The reviews comparing antidepressant drugs versus placebo in older people were limited by the diversity of populations included and by the brevity of the RCTs. Metabolic and physical changes with age mean that older people may be more prone to adverse effects such as falls. Because older people often take more medications, they may be at greater risk of drug interactions.

Clinical guide:

The concept of atypical depression as a distinct subtype is based on reported preferential response to one class of antidepressants — MAOIs. The preferential response of atypical depression to MAOIs is now part of accepted wisdom in clinical psychiatry, even though the use of varying definitions of atypical depression before the inclusion of operational criteria in Diagnostic and statistical manual of mental disorders (DSM-IV) makes it difficult to rely only on these findings.

Substantive changes

Prescription antidepressant drugs (tricyclic antidepressants [including low-dose tricyclic antidepressants], SSRIs, monoamine oxidase inhibitors, or venlafaxine) versus placebo in mild to moderate or severe depression New evidence added. Categorisation unchanged (Beneficial).

BMJ Clin Evid. 2011; 2011: 1003.
Published online 2011 May 25.

Tricyclic antidepressants versus each other and other prescription antidepressant drugs (selective serotonin reuptake inhibitors, monoamine oxidase inhibitors, or venlafaxine)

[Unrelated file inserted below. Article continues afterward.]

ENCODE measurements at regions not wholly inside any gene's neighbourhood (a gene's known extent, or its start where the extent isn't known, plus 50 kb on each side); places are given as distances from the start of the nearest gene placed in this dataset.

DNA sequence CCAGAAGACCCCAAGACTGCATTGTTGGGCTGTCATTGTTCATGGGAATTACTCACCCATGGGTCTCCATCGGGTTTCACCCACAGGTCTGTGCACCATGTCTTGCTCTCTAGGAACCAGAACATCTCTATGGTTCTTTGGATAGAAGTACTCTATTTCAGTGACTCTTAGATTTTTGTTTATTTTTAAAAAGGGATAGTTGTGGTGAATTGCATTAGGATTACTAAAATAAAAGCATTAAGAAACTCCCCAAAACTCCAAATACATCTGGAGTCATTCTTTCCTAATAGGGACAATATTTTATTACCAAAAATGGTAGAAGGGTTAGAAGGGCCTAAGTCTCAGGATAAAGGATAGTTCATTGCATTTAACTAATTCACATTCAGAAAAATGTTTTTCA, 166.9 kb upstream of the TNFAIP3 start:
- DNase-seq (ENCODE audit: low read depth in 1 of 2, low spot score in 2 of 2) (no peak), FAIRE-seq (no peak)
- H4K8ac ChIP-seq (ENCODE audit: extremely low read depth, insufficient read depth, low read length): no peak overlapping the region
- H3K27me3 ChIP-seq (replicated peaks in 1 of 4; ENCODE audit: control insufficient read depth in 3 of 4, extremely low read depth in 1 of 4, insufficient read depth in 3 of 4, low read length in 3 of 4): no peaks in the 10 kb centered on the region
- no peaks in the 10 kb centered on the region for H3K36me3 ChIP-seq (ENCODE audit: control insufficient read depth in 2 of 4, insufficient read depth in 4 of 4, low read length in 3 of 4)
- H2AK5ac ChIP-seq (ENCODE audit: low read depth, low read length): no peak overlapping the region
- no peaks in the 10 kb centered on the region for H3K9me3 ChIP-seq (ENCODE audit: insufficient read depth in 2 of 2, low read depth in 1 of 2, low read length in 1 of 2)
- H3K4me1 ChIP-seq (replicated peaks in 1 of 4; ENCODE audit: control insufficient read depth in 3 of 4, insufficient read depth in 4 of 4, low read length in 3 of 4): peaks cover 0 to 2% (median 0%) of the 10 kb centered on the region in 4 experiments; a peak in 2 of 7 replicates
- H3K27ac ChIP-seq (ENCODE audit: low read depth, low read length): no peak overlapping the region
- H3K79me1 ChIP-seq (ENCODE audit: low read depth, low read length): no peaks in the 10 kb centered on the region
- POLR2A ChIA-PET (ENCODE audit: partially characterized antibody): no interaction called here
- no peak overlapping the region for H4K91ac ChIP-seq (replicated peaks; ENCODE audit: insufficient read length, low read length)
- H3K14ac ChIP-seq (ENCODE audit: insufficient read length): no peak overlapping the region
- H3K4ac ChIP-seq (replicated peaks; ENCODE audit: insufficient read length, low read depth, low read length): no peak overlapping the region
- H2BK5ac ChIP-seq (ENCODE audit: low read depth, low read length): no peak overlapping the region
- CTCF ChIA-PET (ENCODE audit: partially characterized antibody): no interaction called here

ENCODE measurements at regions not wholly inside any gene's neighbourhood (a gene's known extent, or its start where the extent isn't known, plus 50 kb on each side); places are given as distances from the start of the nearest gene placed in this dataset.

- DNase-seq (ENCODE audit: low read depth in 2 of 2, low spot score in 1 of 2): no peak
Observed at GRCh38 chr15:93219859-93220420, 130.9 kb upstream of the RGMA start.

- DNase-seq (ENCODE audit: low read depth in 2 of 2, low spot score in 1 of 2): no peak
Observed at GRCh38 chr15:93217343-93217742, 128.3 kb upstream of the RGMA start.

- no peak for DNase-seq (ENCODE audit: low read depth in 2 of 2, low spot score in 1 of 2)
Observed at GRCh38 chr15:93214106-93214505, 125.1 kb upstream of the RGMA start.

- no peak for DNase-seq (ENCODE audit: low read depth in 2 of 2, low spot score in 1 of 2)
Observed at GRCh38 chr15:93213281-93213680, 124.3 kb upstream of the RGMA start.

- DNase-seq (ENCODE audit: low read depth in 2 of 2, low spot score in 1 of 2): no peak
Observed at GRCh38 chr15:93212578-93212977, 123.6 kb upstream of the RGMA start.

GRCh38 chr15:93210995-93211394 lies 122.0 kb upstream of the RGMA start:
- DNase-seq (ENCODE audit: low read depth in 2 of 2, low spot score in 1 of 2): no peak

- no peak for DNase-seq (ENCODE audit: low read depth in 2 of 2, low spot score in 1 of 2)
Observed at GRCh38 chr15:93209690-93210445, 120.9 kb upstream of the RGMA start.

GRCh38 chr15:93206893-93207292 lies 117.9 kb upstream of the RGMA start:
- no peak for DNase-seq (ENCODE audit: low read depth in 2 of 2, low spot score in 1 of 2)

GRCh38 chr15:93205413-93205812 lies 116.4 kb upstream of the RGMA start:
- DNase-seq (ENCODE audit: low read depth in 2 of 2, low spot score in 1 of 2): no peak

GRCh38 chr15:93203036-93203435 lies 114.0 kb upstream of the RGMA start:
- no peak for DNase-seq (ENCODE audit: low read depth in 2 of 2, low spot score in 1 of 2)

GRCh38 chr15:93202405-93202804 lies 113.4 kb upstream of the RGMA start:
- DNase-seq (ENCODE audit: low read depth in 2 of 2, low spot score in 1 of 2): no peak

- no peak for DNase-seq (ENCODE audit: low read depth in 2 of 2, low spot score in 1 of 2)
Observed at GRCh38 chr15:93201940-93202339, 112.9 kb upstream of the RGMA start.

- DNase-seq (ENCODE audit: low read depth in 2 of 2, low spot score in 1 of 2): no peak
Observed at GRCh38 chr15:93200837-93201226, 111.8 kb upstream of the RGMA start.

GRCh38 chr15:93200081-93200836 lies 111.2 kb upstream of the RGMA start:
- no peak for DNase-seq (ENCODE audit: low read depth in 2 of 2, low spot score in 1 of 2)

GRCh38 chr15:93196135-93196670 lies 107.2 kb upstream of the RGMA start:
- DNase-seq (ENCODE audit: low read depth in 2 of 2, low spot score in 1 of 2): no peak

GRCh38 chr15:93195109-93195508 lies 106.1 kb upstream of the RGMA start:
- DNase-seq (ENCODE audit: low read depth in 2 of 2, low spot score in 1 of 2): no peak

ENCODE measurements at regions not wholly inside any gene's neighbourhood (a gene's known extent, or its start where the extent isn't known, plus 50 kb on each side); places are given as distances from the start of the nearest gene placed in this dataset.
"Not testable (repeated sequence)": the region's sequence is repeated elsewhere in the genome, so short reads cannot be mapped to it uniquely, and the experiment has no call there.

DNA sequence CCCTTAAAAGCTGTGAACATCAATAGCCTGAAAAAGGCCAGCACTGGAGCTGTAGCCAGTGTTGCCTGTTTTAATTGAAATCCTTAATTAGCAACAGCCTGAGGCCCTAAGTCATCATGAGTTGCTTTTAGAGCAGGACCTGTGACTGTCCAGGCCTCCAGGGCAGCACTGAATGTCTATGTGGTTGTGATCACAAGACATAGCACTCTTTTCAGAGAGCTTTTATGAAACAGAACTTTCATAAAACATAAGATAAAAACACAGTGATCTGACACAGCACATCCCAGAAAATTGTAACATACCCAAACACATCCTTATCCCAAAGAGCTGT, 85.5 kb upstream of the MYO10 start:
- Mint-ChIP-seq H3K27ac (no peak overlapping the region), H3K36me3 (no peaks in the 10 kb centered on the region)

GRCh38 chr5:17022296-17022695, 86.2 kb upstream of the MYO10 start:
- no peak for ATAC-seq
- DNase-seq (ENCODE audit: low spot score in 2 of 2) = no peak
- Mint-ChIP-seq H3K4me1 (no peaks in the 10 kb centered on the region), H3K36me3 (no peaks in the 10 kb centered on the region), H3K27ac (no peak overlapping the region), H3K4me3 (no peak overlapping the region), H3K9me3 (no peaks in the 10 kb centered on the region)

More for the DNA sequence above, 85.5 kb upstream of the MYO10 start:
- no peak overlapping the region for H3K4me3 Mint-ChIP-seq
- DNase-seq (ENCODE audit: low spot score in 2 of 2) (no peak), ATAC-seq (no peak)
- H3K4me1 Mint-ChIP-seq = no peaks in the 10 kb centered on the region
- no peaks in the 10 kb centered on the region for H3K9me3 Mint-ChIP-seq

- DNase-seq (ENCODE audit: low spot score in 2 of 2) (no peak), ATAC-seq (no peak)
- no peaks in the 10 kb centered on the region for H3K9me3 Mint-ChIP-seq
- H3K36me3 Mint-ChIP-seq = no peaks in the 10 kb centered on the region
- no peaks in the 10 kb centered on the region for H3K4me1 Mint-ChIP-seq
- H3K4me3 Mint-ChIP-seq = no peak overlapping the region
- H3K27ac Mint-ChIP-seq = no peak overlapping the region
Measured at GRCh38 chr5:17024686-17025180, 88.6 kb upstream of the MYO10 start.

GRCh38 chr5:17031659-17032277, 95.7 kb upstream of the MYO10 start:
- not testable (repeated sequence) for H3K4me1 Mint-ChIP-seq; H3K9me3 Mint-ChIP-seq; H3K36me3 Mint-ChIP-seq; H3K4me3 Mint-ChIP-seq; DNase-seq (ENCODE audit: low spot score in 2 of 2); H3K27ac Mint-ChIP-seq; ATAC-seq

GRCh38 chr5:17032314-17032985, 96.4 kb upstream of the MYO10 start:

Summary

SYMPTOM SEVERITY Tricyclic antidepressants compared with each other: We don't know whether amitriptyline is more effective than other tricyclic antidepressants (analysis also included other related antidepressants) at improving symptoms in adults with major depression ( low-quality evidence ). Tricyclic antidepressants compared with SSRIs: Tricyclic antidepressants and SSRIs seem to be equally effective at improving symptoms in adults with depression ( high-quality evidence ). Tricyclic antidepressants compared with monoamine oxidase inhibitors (MAOIs): Tricyclic antidepressants and moclobemide or phenelzine seem to be equally effective at improving symptoms in adults with depression. Imipramine seems less effective than MAOIs (moclobemide and phenelzine in analysis) at improving symptoms in people with atypical depression ( moderate-quality evidence ). Tricyclic antidepressants compared with venlafaxine: Tricyclic antidepressants and venlafaxine seem to be equally effective improving symptoms in adults with depression (moderate-quality evidence). Tricyclic antidepressants compared with St John's wort: We don't know whether tricyclic antidepressants are more effective than St John's wort at improving symptoms in adults with mainly mild to moderate depression ( very low-quality evidence ). Low-dose tricyclic antidepressants compared with standard-dose tricyclic antidepressants: We don't know whether low-dose tricyclic antidepressants are more effective than standard-dose tricyclic antidepressants at increasing the proportion of people who respond to treatment at 6 to 8 weeks (low-quality evidence). Tricyclic antidepressants plus benzodiazepines compared with tricyclic antidepressants alone: Antidepressants (primarily tricyclic antidepressants) plus benzodiazepines may be more effective than antidepressants (primarily tricyclic antidepressants) alone at increasing response (50% reduction on symptom rating scale) at 1 week but not at 6 weeks in adults with major depression (very low-quality evidence). Tricyclic antidepressants compared with other antidepressants in people with psychotic depression: Imipramine may be more effective than fluvoxamine at improving symptoms in adults with psychotic depression (low-quality evidence).

Benefits

Tricyclic antidepressants versus each other: